Had Saint Bernard of Clairvaux been pondering downtown Manteca’s fate and not damnation he might have uttered, “the road to purgatory is lined with good intentions.”
For 55 years and counting we’ve been told of the need for a plan to save downtown. Retired educator Marion Elliott’s forays into the microfilm of past Bulletin editions yields coverage of no less than six efforts by the city to implement strategies to “save” downtown. Candidates faithfully every two years speak of saving downtown although their thoughts aren’t as specific as Ben Cantu who advocates boosting downtown’s fortunes by returning city hall to the heart of the city, remodeling the Civic Center into other municipal uses such as for a library, recreation, theater (the current council chambers) and expanding police station space while converting the existing library to a community center. He also has advocated developing plan No. 7 to save downtown.
Now that we’ve invested more than half of the city’s existence in Don Quixote style crusades to slay what ails downtown, its time we all act like grownups. That means accepting realities and dropping the Peter Pan scenarios.
First and foremost downtown “is” a viable center of commerce. Name the number of Central Valley downtowns that after 100 years can say they have seven banks or financial institutions, five furniture stores, a variety of other concerns and even a post office. What downtown isn’t is a trendy gathering place that offers the type of boutique businesses, entertainment, and extensive dining options that urban planners and many people believe is necessary for it to flourish in the changing world of commerce and do double duty as the place that fosters the growth of a city’s soul as it speeds toward — and past — the 100,000 resident mark.
This is not to say downtown doesn’t have serious issues. But here’s the rub: Those issues are no different than what plagues or can befall older and even newer neighborhoods. They cover two categories. The failure of a handful of private sector owners to either care about their property and who they allow to move in — or to rent a second floor room — that bring with them behavior that plants the seed of blight. The other is the city’s limited success at enforcing serious property maintenance issues in a timely enough manner not to put a drag on a neighborhood or downtown as well as address quality of life crimes that law enforcement has built the broken window theory upon. Allow enough “broken windows” to pop up and not be fixed and you’ll allow the seeds of crime and blight to grow strong roots and squeeze the vitality and safety out of a neighborhood.
The amazing thing is how resilient the rank and file private sector on the ground day in and day has been at battling “broken windows.”
One of the greatest lines from the much ado about nothing rhetoric of those that want to take downtown to the next level is the lack of a ruby mine to raid to finance opulent plans. What happens is akin to a homeowner determining they don’t have enough money to add a second story, a play room, a four-car garage, tennis courts, and a a swimming pool with outdoor kitchen deciding there is no reason to invest in fixing the leaking roof, sprucing up the front yard, and giving their home TLC so it is the best if can be.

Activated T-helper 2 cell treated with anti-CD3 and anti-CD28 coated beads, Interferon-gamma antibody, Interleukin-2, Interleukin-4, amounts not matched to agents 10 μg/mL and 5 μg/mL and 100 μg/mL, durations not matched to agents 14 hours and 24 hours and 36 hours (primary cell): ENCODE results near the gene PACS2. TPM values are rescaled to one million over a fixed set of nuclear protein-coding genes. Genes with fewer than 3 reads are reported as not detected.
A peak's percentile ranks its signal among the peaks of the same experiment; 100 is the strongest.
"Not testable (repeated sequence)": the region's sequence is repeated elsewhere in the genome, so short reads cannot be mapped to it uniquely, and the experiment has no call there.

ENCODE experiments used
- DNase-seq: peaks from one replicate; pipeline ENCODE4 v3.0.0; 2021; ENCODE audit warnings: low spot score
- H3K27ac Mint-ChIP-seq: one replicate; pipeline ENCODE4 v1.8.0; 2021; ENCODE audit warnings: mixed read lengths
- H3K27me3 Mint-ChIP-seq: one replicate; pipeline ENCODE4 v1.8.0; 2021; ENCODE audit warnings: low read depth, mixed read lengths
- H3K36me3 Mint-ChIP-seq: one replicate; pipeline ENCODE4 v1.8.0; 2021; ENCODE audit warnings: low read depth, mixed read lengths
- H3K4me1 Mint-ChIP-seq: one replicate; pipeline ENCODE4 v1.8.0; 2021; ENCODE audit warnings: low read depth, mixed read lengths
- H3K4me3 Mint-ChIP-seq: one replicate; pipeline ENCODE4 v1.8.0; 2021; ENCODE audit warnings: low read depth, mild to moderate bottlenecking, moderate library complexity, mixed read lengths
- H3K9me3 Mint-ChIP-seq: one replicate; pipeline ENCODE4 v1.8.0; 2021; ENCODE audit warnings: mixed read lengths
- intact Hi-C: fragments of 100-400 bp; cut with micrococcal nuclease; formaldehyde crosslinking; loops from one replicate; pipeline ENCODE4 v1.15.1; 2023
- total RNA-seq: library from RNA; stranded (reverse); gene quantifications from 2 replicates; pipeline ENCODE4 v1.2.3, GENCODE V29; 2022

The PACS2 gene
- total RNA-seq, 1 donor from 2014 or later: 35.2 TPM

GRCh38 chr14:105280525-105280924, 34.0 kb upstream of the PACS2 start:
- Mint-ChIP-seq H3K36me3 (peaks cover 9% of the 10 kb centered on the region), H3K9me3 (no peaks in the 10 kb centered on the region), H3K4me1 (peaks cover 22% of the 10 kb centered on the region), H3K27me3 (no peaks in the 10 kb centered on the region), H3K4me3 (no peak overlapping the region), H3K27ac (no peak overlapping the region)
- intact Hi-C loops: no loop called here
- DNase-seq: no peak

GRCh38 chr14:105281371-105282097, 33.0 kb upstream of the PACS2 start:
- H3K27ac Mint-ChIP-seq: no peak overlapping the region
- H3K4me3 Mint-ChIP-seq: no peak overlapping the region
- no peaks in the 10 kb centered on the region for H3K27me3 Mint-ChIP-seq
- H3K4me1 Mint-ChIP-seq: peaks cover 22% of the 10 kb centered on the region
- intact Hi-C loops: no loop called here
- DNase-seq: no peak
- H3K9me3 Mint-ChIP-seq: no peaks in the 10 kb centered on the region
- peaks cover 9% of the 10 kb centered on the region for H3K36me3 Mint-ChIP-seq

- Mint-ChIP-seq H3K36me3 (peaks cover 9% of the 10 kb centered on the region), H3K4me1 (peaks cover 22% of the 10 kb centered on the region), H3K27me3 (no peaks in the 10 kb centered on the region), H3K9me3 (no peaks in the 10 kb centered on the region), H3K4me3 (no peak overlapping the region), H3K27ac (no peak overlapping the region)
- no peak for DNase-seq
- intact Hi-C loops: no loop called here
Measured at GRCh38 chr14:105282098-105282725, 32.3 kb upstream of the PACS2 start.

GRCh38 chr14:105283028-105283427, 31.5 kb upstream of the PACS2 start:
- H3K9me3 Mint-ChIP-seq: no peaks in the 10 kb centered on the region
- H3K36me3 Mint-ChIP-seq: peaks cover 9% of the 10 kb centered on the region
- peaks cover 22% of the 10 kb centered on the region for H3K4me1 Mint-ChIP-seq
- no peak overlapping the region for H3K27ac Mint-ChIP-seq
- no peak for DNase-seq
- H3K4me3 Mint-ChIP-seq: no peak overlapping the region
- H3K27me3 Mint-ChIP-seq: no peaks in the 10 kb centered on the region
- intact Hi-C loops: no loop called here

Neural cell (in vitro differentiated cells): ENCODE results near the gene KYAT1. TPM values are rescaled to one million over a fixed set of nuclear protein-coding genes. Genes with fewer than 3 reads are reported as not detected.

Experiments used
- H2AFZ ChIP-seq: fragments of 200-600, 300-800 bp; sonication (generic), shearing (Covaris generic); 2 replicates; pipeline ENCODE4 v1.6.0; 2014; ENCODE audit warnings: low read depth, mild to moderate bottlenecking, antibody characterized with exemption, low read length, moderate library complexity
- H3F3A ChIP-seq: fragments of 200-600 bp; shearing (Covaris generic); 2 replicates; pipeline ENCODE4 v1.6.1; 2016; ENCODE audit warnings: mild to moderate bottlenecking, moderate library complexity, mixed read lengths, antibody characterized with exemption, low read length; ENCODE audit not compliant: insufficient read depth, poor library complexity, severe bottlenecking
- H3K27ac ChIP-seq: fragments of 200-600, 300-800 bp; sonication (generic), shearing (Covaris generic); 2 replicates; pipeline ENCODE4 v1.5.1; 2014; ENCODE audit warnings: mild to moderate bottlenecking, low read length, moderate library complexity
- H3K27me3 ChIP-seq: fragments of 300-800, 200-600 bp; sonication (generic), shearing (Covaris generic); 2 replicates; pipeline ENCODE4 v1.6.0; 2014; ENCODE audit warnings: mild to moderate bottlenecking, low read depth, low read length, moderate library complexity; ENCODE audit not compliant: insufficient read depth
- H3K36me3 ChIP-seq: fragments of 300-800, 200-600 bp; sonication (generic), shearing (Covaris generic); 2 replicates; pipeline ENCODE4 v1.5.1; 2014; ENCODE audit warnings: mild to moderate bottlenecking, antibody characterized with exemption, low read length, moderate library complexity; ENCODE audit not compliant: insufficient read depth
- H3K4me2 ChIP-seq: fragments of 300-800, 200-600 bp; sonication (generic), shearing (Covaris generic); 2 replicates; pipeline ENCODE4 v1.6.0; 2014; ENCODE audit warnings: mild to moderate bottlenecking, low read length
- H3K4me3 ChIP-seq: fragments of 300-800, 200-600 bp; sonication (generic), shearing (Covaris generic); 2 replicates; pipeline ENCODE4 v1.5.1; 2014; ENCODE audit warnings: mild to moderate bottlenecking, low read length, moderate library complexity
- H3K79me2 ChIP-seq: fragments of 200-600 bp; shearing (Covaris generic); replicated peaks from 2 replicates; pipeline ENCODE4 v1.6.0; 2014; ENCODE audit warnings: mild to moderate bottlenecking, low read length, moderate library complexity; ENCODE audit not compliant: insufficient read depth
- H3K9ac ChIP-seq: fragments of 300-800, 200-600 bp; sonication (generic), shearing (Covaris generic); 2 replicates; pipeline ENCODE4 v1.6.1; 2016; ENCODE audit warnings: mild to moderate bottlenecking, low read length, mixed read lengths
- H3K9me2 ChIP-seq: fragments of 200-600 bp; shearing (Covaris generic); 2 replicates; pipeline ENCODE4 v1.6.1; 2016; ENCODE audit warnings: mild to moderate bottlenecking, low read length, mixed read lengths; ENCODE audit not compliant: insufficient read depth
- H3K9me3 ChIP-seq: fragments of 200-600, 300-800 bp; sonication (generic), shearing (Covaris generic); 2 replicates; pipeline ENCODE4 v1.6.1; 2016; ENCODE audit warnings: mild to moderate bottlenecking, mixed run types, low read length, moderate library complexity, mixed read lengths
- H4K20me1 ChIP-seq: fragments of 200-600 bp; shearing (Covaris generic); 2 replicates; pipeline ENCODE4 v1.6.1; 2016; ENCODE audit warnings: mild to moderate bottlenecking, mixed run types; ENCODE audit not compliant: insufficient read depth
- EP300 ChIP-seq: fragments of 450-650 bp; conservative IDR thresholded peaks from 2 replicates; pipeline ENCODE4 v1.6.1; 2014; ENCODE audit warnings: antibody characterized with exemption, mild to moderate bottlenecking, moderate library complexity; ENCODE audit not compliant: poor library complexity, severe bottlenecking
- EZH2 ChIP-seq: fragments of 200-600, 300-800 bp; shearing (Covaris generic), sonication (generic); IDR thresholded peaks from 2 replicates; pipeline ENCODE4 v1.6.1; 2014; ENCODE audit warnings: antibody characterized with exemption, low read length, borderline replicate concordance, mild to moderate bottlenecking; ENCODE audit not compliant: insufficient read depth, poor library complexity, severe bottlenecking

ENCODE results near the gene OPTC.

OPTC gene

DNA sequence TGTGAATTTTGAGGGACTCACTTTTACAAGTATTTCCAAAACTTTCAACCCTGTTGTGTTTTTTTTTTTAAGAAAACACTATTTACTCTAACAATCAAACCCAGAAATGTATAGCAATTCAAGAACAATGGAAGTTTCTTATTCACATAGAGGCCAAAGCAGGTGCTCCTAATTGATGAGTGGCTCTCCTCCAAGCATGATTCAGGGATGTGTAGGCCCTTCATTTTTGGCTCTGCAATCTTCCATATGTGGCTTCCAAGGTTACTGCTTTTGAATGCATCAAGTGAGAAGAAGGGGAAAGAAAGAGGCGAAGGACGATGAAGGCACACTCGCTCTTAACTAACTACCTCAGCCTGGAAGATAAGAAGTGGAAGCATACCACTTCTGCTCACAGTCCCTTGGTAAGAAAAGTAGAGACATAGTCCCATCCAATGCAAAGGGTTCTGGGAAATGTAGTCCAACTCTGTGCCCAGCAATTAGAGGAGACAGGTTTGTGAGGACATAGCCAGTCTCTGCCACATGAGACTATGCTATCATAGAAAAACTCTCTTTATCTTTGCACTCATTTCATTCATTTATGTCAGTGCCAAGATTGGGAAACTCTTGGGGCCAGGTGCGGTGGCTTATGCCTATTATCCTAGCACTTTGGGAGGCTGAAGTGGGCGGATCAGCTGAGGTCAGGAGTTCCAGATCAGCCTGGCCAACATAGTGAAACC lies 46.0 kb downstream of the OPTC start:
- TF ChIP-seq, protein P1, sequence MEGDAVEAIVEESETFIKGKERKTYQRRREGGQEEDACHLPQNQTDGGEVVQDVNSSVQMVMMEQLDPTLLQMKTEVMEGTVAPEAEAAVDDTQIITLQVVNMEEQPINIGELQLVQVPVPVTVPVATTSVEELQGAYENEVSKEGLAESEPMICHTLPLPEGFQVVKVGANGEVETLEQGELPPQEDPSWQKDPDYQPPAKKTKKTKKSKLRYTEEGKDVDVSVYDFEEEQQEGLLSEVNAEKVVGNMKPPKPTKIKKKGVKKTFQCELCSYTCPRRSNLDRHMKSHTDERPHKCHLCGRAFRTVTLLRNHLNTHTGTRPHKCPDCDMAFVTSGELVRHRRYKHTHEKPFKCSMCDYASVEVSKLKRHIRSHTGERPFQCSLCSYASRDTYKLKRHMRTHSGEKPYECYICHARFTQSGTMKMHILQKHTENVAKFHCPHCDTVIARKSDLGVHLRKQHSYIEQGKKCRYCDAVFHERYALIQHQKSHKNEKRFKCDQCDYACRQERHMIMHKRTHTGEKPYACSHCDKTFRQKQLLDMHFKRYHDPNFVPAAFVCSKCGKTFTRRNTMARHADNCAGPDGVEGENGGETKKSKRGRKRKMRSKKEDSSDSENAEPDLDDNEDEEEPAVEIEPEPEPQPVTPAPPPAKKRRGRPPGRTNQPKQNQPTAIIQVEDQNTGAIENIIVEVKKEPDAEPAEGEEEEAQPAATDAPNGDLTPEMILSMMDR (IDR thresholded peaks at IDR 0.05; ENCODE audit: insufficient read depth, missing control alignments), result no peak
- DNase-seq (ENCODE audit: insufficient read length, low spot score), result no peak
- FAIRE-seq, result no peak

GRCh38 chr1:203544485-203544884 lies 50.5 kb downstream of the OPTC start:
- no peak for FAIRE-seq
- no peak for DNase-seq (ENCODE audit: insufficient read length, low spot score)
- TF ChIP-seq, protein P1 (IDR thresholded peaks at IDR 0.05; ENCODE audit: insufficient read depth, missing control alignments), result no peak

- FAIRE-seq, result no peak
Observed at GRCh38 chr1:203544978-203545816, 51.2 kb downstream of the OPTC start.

That analogy applies to the city as well as a handful of private property owners who should do everyone a favor and sell. That won’t happen, of course, since they have an inflated value of their property especially given they have made little or no effort to invest in it.
This brings us to the latest effort to “help” downtown by addressing some of the Third World alleys and parking lots.
The solution driven by a consultant given a limited budget and orders to address all specified areas is akin to using a Band-Aid to treat gangrene. No matter how deplorable the alleys and parking lots look now, what the city is moving forward with is short-sighted and about as inspirational as a slab of concrete at 3 p.m. on Aug. 10 in the middle of Death Valley.
The city wants to replace the concrete parking lots that have a 50-year life with asphalt that has a 25-year life. Since the city has been talking about doing something about the alleys and parking lots for close to a quarter of a century, the proposal doesn’t seem prudent. The city plan calls for alleys to have a re-enforced base to address truck issues while being topped with concrete that oozes with about as much charm as a cell block at Deuel Vocational Institute in Tracy.
Why not build on the downtown plan inspired by the Vision 2020 effort that brought us the Library Park expansion and upgrade, the transit center with community room and the Tidewater-style street lights? That plan called for upgrading back entrances to serve as main entrances.
Cut the scope and concentrate on one area. Put in street pavers instead of concrete and asphalt. Add Tidewater-style light fixtures and landscaping. Set the stage for private sector investments.
The pavers can be lifted up and replaced to make repairs or to “trench” to access utilities to prevent a repeat of what you now see. As for future funding to continue the treatment, tap the economic development reserve when you can.
Doing what the city is now planning will have significantly less impact and benefits.
This column is the opinion of executive editor, Dennis Wyatt, and does not necessarily represent the opinion of The Bulletin or Morris Newspaper Corp. of CA. He can be contacted at firstname.lastname@example.org or 209.249.3519.